It's all the more infuriating therefore, because the film is so attentive to the accuracy of details -- including the mechanism of brutal interrogations -- that it is so sloppy when it comes to portraying the efficacy of torture. That may seem like a small thing but it is not. Because when we go to war, our politicians will be guided by our popular will. And if we believe that torture "got" bin Laden, then we will be more prone to accept the view that a good "end" can justify brutal "means."

Where are figures like Khaled el-Masri, the innocent German father and car dealer who was kidnapped and tortured at a "black site" over a spelling error that led to CIA agents mistaking him for a bad guy? Are stories like that an okay price to pay for gains that may not even have been gained?

And then there's the biggest unasked question of all: did the extrajudicial assassination of "UBL," rather than bringing him to a Nuremberg-style trial, really serve our democracy best?

My problem with "Zero Dark Thirty" isn't just that it validates the use of torture, and sends a clear message that the systematic violation of human rights, drone strikes, and extrajudicial assassinations are just the dirty truths that "protecting our freedom" requires.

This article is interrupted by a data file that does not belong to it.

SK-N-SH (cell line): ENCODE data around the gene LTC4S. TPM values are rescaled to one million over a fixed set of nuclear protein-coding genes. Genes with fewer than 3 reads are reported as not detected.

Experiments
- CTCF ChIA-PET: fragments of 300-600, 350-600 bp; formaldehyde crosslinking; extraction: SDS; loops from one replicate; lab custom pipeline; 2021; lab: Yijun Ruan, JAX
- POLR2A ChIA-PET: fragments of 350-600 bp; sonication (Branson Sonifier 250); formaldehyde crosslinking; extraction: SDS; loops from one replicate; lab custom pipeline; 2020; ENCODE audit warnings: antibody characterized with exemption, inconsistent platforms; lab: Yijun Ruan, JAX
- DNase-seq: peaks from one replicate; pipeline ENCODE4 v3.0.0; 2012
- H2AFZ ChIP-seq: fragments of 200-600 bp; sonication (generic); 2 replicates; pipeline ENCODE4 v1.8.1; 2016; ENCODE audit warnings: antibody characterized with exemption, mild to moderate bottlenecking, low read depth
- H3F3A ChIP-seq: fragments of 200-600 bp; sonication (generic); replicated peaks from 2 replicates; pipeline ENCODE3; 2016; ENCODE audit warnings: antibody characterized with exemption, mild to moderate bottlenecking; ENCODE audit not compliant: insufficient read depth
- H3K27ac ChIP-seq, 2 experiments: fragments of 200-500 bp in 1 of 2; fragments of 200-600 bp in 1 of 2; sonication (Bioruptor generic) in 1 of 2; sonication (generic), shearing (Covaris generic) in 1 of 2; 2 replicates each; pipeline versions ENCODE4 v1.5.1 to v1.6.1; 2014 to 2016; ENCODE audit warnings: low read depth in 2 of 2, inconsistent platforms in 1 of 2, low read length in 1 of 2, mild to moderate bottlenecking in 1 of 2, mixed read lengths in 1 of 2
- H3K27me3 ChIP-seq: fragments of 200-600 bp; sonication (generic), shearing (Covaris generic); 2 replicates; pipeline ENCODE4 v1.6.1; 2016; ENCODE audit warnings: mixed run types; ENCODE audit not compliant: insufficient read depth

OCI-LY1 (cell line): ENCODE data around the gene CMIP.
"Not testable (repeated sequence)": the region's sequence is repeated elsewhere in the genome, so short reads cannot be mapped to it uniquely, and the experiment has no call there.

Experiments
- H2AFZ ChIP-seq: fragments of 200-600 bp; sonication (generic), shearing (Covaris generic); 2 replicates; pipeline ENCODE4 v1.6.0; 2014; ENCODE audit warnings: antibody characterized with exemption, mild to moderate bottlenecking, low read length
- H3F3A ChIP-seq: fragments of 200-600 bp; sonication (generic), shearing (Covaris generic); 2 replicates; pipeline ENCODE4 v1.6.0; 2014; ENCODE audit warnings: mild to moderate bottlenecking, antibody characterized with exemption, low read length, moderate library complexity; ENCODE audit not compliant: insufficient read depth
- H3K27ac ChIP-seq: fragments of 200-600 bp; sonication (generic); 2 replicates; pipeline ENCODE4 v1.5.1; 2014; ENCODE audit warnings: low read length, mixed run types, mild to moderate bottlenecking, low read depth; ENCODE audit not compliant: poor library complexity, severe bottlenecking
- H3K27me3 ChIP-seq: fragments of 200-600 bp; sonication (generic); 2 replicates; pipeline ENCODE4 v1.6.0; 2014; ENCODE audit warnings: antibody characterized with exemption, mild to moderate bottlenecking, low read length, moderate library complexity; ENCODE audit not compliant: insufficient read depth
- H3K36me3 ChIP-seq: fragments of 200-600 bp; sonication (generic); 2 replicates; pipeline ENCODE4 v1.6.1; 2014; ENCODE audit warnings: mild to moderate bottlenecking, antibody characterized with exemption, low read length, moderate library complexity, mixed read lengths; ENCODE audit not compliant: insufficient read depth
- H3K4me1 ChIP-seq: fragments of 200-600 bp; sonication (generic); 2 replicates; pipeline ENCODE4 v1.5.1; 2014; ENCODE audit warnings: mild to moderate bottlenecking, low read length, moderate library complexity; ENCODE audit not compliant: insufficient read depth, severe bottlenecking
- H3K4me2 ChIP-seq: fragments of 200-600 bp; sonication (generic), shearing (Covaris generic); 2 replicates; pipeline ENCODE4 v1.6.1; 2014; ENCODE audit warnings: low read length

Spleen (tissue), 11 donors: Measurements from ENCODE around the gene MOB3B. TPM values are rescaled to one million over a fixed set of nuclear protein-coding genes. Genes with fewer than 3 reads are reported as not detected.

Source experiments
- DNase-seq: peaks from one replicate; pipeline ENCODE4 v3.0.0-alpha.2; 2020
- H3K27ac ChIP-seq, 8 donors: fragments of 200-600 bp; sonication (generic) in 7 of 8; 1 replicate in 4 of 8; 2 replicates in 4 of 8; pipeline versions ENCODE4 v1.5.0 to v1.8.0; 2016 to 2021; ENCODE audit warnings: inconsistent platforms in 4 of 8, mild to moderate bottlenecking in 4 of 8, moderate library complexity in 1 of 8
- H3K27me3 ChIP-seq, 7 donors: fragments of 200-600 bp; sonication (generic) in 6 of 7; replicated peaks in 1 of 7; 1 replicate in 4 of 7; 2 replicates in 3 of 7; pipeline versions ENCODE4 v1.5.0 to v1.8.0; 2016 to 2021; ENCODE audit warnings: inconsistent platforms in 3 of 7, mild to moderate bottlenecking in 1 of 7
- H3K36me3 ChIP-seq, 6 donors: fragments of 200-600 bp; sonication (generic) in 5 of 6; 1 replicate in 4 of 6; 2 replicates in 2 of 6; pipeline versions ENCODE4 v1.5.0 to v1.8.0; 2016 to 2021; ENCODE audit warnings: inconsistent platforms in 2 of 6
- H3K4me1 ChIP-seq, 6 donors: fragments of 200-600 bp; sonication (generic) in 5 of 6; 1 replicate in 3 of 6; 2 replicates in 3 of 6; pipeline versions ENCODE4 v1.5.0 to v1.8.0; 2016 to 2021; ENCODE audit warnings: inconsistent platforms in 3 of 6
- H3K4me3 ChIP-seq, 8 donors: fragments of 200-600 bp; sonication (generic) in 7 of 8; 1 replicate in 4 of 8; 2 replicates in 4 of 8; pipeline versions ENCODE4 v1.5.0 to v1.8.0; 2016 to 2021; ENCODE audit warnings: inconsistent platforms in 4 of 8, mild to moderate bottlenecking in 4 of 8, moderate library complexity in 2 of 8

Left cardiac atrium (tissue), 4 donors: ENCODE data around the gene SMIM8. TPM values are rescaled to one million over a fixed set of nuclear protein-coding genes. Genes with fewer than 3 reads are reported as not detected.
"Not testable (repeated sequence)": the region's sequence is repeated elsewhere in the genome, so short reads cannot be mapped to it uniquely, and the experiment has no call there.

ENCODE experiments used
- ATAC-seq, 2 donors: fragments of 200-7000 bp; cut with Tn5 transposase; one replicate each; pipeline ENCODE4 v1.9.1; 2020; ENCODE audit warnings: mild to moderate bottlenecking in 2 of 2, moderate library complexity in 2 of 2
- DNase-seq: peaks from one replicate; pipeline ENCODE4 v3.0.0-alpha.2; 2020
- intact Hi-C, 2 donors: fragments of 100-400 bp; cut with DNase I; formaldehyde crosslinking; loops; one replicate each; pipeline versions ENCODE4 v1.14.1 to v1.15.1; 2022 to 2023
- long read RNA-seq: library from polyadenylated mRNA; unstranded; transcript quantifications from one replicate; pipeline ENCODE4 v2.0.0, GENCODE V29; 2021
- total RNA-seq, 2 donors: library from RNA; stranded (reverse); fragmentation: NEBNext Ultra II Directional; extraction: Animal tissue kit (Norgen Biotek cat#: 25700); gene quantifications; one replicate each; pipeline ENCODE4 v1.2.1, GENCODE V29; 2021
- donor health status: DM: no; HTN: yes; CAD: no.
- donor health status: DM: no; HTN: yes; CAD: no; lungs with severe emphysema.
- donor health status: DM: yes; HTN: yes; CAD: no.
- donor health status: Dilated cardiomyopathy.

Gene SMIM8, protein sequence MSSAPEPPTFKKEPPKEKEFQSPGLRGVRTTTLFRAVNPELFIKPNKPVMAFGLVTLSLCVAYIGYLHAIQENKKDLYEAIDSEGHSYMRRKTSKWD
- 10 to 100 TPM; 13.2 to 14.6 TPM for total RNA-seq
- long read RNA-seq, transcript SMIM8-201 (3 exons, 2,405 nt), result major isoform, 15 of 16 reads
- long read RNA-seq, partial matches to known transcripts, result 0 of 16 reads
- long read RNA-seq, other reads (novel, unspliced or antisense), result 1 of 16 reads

My problem is that its use of accurate documentary detail and artistic verisimilitude seems not merely a weak justification for its inaccurate depiction of torture's value, but a way of drawing the eye to it, a whispering and surreptitious endorsement.

And to borrow a line from the film's protagonist, the pottymouthed CIA torture vixen Maya, that's "kind of fucked up."

# # #


  1. They should have just had a dramatic montage of them reading Seymour Hersh columns and attending his lectures.

    Consistently since the mid 2000’s he had been reporting that Bin Laden was being sheltered by the ISI in Pakistan near the ISI/Army retirement community where he was eventually found.

      1. There are countless interviews with Hersh on Youtube, but you’ll have to do your own wading through the conspiracy site hits that swamp out a search.

        A single quick search only including major publications and bylines results in:

        From January 2002 “The Getaway” (airlift of AQ, Taliban, and ISI before Tora Bora):